Mexico currently ranks 38th out of 189 countries on the World Bank’s Doing Business index, and since assuming office in 2012, President Enrique Peña Nieto has undertaken major reforms in a variety of industrial sectors designed to improve competitiveness and economic growth. These reforms, which apply to such sectors as energy, education and telecommunications, are expected to increase Mexico´s GDP by 1% per year over the next decade. Among the most important of these reforms are the reductions to barriers in starting a new business, first implemented between 2013 and 2014. During this time, the Mexican government successfully established an electronic platform to reduce the time required to register new businesses, removed the minimum capital requirement for limited liability companies, removed a requirement to register with the statistical office, and amended its insolvency proceedings law, improving access to credit. Collectively, these measures triggered a 5% increase in the total number of new firms registered between 2013 and 2014. In the medium term, these reforms are expected to attract foreign investment, and boost productivity and job creation.
Sound macroeconomics unlike its LatAm neighbors
Despite the overall decline in Latin America’s economic growth in 2015 compared to 2014, Mexico has managed to avoid some of the more severe pitfalls of its fellow Latin American countries, and continue to position itself as a viable investment destination. Much of Latin America’s decline in growth was due to a fall in commodity prices (particularly oil), currency depreciation, and consumer price inflation. Despite being negatively affected by low oil prices and decreased oil production, Mexico managed to marginally increase its growth by about 2.5% in 2015, due largely to increased exports to the United States, the recovery in domestic consumption and private investment.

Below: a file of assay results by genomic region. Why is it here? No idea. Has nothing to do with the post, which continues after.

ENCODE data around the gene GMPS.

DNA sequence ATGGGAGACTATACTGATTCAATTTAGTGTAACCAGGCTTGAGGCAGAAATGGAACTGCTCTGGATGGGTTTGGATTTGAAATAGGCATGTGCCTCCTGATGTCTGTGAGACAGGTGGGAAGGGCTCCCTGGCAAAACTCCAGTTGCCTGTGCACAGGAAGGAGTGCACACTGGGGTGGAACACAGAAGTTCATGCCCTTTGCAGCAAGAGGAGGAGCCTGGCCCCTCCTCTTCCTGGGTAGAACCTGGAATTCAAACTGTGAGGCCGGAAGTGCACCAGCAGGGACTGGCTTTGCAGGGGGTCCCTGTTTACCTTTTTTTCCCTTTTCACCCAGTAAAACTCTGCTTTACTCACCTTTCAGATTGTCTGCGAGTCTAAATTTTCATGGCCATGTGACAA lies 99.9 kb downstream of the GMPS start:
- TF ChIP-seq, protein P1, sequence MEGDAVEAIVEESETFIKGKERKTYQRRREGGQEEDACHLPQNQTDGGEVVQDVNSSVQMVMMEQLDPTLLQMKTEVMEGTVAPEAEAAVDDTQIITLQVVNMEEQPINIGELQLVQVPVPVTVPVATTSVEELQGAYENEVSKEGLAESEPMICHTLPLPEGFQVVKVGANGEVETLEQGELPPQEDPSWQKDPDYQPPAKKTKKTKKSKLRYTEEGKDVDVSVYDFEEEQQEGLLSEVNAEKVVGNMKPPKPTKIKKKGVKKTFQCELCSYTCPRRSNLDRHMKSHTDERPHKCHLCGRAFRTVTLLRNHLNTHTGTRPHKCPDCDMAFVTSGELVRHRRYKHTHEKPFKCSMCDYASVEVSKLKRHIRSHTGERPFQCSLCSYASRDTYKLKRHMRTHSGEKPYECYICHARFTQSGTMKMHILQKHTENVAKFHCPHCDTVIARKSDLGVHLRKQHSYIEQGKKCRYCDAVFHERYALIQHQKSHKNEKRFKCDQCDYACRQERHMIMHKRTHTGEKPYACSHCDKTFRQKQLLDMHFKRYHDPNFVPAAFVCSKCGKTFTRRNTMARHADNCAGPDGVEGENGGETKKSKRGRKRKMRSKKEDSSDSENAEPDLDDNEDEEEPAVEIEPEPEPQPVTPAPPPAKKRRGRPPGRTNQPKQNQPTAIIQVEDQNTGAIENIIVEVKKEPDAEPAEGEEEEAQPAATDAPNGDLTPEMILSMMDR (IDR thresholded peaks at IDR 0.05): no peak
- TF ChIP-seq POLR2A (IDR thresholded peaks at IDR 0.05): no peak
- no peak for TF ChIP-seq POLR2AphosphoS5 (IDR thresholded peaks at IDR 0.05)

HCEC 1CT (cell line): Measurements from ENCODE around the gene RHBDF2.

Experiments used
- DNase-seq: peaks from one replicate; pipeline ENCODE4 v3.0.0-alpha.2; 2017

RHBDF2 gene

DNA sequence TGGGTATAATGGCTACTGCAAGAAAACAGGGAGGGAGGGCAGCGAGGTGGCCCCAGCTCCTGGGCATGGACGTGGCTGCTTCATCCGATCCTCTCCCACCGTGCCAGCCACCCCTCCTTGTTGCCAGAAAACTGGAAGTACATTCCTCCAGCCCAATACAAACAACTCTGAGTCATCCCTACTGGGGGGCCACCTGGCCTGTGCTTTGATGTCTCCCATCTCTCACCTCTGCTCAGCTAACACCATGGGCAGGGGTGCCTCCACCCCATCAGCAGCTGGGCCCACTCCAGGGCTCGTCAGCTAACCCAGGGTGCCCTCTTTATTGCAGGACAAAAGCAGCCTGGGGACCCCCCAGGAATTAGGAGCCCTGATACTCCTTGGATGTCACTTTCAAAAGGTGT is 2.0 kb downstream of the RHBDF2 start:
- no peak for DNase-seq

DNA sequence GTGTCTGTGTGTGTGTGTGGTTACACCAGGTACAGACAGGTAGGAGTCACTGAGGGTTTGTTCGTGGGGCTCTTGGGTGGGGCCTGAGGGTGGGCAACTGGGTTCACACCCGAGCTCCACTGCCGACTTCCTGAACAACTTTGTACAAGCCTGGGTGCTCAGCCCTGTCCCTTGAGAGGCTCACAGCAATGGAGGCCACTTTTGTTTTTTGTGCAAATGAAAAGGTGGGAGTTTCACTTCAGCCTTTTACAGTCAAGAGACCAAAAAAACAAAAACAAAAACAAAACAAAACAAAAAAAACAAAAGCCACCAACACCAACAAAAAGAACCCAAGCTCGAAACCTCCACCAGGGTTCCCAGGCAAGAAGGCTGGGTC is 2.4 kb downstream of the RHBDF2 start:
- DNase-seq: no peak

Other notable data points to a healthy economy that is staying afloat despite the beating emerging economies are taking across the board. Mexican inflation is the lowest on record and the lowest in the region–at 2.13% in December–as compared to Brazil (10.67%), Colombia (6.77%), Peru (4.40%), and Chile (4.40%). Additionally, the peso has actually depreciated less against the dollar than other Latin American currencies over the same period. A comparison of the depreciation against the dollar of the Euro, the Mexican peso, the Chilean peso, the Colombian peso and the Brazilian real from July 2015 – January 2016 shows the Mexican peso as depreciating around 18% over the seven-month period. By contrast, the Brazilian real and the Colombian peso depreciated over 30% each over the same period.